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Acid and Fat: The Yin and Yang of Cooking

Roger
Posted by Roger on Jan 19, 2017




Understanding how acids and fats affect the flavor and texture of our food can be an ace card in your cooking game.

Here are a few fundamental approaches to using acids and fats properly.

For starters, what is considered an acid in cooking? Here are some common cooking acids:

  • Fruit Juices like lemon, lime, grapefruit, pineapple, apple
  • Vinegars
  • Wine and alcohol
  • Tomatoes and their juice
  • Buttermilk (the lactic acid help tenderize)

AcidsAcids can work as tenderizers by breaking down fibers in foods that are cooked or marinated in it. As it tenderizes, it also penetrates and flavors the food. When planning your dish, choose an acid which flavor will compliment the rest of the meal.

Acids are also detected strongly on our pallets. Their presence is usually easy to notice and impart good flavor, but can be a little overpowering at times. That's when we need to balance that mouth-puckering acidity with a fat. The use of fats also enhances flavor and texture.

Here are some common fats used in cooking:

  • Cooking oils like canola, olive and sesame
  • Other oils like avocado, hazelnut, pistachio
  • Butter and shortening
  • Animal fats like beef tallow or duck fat or bacon fat

FatsBy adding one of these fats to your dish, the creaminess tends to "mellow out" the tart mouth sensation of the acid and adds its own flavor to the dish. The right balance leads to fantastic results. Fats can add a lot of flavor.

So how do you use acids and fats in cooking? There are many ways to incorporate the two.

  • Salad dressings: use a 2:1 ratio of fat to acid - if the fat you want to use is solid (like bacon fat) melt it in a pan first then incorporate it into the acid.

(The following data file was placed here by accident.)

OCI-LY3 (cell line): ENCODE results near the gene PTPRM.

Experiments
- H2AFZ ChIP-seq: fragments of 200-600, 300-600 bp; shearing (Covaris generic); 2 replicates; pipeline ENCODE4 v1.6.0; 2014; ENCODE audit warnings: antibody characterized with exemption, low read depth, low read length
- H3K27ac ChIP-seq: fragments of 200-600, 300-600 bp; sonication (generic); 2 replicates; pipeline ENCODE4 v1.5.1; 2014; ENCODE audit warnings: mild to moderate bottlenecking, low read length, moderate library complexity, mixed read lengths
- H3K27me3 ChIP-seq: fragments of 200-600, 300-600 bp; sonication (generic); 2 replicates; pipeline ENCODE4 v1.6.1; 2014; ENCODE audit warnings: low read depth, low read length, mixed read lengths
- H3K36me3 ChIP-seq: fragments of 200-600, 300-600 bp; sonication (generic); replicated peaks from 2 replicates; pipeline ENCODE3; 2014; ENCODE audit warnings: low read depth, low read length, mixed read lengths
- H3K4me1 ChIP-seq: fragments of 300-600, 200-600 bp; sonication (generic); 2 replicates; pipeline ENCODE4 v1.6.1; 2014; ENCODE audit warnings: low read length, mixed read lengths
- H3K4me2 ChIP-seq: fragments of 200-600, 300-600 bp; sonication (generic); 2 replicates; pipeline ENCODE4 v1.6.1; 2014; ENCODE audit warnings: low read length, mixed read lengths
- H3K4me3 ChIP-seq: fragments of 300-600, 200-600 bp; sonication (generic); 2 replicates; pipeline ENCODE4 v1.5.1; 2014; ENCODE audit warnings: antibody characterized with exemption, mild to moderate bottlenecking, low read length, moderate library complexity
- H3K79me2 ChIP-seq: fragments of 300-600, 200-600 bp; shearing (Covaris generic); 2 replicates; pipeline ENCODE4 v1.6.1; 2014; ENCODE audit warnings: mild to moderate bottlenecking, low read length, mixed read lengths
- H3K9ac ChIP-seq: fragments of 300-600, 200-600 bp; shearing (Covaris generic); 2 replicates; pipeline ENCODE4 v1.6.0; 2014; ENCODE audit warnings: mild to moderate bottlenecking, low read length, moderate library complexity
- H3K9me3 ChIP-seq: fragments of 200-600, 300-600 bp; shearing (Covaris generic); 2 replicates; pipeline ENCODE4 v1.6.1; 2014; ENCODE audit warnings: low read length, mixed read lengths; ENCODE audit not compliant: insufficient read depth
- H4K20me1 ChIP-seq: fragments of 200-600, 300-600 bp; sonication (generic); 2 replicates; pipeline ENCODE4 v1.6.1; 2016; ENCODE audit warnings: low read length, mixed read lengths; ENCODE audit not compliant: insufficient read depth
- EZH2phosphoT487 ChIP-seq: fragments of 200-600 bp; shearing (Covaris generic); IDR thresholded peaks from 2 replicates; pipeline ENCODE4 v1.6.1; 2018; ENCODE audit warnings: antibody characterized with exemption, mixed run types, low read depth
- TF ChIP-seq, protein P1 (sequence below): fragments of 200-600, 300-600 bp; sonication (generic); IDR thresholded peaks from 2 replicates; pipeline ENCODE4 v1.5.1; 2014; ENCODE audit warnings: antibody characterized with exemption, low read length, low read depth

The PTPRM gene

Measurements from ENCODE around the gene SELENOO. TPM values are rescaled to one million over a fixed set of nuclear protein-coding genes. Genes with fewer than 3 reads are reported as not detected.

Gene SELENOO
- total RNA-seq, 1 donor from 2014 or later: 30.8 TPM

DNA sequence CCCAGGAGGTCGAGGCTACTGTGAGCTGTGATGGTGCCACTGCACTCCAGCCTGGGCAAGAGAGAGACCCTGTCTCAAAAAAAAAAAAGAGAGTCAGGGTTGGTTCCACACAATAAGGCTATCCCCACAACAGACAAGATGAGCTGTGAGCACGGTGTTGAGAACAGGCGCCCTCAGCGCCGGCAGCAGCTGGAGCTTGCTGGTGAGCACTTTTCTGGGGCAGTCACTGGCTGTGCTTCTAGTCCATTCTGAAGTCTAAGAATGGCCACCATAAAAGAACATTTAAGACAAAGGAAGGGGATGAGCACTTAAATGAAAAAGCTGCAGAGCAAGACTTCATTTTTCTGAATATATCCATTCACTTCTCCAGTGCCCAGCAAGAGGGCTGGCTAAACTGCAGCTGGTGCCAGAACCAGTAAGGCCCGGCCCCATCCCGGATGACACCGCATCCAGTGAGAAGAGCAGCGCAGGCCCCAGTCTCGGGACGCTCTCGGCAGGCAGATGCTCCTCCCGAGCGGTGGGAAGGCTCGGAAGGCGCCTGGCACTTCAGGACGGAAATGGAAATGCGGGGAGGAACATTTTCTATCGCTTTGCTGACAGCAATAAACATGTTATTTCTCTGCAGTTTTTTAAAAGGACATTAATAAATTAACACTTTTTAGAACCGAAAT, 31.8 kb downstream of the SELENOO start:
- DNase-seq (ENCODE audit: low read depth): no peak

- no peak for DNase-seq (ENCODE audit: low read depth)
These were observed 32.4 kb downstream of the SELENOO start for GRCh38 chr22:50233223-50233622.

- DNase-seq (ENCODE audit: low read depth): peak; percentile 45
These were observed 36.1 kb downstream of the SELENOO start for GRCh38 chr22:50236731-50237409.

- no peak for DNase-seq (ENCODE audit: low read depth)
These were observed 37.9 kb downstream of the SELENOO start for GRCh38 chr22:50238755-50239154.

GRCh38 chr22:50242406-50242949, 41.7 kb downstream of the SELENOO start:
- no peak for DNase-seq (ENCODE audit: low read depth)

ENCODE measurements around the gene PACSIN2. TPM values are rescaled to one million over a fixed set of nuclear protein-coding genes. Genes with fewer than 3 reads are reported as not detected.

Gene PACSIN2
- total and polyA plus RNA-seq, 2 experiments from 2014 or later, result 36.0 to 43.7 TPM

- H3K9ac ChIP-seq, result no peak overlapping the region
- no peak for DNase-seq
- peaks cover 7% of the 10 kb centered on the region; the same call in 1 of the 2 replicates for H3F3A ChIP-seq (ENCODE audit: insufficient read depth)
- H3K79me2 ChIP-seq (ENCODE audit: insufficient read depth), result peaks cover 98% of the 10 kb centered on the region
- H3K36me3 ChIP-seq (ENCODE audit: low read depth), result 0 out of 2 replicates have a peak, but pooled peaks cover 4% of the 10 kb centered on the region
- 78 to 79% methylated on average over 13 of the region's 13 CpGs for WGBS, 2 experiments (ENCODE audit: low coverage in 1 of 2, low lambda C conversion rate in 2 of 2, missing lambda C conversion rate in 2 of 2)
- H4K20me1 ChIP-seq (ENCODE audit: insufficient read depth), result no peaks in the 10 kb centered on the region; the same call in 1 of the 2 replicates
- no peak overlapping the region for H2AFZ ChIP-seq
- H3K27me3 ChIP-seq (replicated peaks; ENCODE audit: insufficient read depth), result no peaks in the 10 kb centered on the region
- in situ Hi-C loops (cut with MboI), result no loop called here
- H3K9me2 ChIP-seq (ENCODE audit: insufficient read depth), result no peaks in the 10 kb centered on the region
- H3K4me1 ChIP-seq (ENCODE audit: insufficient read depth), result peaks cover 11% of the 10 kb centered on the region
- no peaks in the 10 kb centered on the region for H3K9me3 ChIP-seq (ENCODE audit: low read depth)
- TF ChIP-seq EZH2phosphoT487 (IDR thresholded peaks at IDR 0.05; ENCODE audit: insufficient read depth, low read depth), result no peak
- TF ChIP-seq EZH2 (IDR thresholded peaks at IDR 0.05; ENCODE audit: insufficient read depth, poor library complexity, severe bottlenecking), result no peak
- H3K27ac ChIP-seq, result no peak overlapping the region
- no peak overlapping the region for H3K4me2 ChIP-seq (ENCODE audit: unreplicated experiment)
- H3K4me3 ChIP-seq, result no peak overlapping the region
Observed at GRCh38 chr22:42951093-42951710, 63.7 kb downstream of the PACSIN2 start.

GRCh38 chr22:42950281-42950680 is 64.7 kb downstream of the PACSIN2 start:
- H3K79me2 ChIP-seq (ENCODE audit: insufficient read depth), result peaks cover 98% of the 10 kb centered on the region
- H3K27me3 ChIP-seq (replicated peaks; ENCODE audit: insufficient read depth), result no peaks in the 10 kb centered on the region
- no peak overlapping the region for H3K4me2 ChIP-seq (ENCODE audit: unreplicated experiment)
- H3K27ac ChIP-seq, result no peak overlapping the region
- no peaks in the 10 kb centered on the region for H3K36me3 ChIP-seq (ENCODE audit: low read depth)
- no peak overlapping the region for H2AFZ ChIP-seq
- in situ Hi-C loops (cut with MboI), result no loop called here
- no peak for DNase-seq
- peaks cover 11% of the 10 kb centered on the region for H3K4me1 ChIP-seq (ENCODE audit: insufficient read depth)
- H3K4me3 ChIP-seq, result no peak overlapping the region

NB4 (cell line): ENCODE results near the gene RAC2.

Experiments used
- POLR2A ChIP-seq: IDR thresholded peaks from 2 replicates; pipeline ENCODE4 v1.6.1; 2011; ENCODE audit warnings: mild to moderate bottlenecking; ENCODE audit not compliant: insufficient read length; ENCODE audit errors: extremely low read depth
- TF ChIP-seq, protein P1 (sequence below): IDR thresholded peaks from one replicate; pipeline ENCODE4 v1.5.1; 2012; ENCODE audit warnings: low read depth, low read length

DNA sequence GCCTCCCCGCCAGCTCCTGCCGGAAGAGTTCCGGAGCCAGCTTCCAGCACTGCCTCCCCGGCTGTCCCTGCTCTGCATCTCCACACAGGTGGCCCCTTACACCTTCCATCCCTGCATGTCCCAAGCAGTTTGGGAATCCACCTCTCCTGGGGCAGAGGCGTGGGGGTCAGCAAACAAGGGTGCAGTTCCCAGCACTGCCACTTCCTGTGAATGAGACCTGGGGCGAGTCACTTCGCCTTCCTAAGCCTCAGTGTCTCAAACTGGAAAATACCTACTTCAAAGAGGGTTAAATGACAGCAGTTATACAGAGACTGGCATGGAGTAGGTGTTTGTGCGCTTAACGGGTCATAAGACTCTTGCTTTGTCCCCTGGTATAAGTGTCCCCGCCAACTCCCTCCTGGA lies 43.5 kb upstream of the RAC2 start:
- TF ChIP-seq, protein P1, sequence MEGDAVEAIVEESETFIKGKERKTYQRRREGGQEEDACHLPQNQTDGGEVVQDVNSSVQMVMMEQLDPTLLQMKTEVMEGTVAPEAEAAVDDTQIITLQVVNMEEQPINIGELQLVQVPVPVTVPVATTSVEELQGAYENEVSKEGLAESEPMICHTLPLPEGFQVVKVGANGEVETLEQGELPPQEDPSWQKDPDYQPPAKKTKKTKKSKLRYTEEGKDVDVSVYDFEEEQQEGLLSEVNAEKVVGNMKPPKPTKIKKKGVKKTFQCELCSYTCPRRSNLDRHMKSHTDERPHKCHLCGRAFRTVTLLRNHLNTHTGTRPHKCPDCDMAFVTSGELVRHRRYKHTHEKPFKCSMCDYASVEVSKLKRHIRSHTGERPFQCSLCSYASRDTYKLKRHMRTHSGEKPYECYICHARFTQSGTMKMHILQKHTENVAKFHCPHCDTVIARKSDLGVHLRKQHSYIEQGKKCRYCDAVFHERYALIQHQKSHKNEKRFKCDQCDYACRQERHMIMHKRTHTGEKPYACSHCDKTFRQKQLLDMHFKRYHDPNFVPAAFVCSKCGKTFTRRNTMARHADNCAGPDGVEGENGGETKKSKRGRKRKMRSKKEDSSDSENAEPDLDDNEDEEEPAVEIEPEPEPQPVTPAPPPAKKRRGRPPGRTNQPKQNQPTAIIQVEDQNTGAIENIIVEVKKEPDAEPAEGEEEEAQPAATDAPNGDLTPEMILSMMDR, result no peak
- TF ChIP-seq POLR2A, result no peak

• Marinades: I use a 1:1 ratio for marinades - let food marinade a minimum of 2 hours, ideally 12.
  • While simmering, braising or stewing using an acid like wine or tomatoes, swirl in some butter at the end to add some creaminess or add some heavy cream or creme fraiche.

Here is a basic Asian-style marinades that goes great with just about anything:

1/4 cup fresh lime juice
1/4 cup fresh orange juice
2 Tablespoons rice wine vinegar
2 Tablespoons soy or tamari sauce
2 Tablespoons Veri Terriyaki sauce
1 Tablespoons sambal
1 Tablespoons fresh grated ginger
2 scallions, sliced
2 cloves garlic, minced

Combine all ingredients and pour over pork chops, chicken, shrimp, portabella mushrooms, flank steak etc. Let marinade 4-12 hours and then cook.

Marinade
The Chopping Block offers cooking classes every day that give you the opportunity to learn and master these techniques in a hands-on environment with one of our highly experienced and personable chefs. Flavor Dynamics and Sauce Boot Camp are just a couple of them, but almost all of our classes involve balancing fats and acids and will give you great tips and tricks.

Topics: fat, marinade, acid, Cooking Techniques, Recipes, flavor dynamics

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